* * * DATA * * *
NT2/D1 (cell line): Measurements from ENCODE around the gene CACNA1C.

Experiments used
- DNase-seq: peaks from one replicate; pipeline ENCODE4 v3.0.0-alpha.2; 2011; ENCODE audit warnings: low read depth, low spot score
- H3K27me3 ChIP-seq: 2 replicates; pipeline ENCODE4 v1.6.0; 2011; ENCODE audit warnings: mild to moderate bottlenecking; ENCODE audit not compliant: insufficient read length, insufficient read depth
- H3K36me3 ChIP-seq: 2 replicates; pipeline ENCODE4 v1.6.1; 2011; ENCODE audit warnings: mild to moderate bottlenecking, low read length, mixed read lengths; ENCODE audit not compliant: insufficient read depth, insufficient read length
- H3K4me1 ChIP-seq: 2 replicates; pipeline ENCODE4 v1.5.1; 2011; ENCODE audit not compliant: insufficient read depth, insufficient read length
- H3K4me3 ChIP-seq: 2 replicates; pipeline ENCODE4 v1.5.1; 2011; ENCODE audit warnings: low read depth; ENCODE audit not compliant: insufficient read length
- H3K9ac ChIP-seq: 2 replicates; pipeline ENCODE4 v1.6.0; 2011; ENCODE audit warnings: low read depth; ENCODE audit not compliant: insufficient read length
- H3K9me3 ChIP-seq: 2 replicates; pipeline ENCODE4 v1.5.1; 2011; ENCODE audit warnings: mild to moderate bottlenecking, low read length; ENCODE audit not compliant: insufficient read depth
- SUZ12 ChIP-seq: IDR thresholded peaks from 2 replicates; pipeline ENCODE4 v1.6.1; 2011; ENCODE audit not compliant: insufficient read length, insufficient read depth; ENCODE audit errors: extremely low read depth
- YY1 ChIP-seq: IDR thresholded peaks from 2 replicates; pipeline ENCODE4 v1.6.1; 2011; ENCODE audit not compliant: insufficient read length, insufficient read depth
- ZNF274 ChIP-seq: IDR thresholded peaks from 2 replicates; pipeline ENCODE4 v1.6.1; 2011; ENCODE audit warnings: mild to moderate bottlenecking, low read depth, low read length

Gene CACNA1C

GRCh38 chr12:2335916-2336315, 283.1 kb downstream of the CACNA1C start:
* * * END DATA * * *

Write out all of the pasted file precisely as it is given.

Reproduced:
NT2/D1 (cell line): Measurements from ENCODE around the gene CACNA1C.

Experiments used
- DNase-seq: peaks from one replicate; pipeline ENCODE4 v3.0.0-alpha.2; 2011; ENCODE audit warnings: low read depth, low spot score
- H3K27me3 ChIP-seq: 2 replicates; pipeline ENCODE4 v1.6.0; 2011; ENCODE audit warnings: mild to moderate bottlenecking; ENCODE audit not compliant: insufficient read length, insufficient read depth
- H3K36me3 ChIP-seq: 2 replicates; pipeline ENCODE4 v1.6.1; 2011; ENCODE audit warnings: mild to moderate bottlenecking, low read length, mixed read lengths; ENCODE audit not compliant: insufficient read depth, insufficient read length
- H3K4me1 ChIP-seq: 2 replicates; pipeline ENCODE4 v1.5.1; 2011; ENCODE audit not compliant: insufficient read depth, insufficient read length
- H3K4me3 ChIP-seq: 2 replicates; pipeline ENCODE4 v1.5.1; 2011; ENCODE audit warnings: low read depth; ENCODE audit not compliant: insufficient read length
- H3K9ac ChIP-seq: 2 replicates; pipeline ENCODE4 v1.6.0; 2011; ENCODE audit warnings: low read depth; ENCODE audit not compliant: insufficient read length
- H3K9me3 ChIP-seq: 2 replicates; pipeline ENCODE4 v1.5.1; 2011; ENCODE audit warnings: mild to moderate bottlenecking, low read length; ENCODE audit not compliant: insufficient read depth
- SUZ12 ChIP-seq: IDR thresholded peaks from 2 replicates; pipeline ENCODE4 v1.6.1; 2011; ENCODE audit not compliant: insufficient read length, insufficient read depth; ENCODE audit errors: extremely low read depth
- YY1 ChIP-seq: IDR thresholded peaks from 2 replicates; pipeline ENCODE4 v1.6.1; 2011; ENCODE audit not compliant: insufficient read length, insufficient read depth
- ZNF274 ChIP-seq: IDR thresholded peaks from 2 replicates; pipeline ENCODE4 v1.6.1; 2011; ENCODE audit warnings: mild to moderate bottlenecking, low read depth, low read length

Gene CACNA1C

GRCh38 chr12:2335916-2336315, 283.1 kb downstream of the CACNA1C start: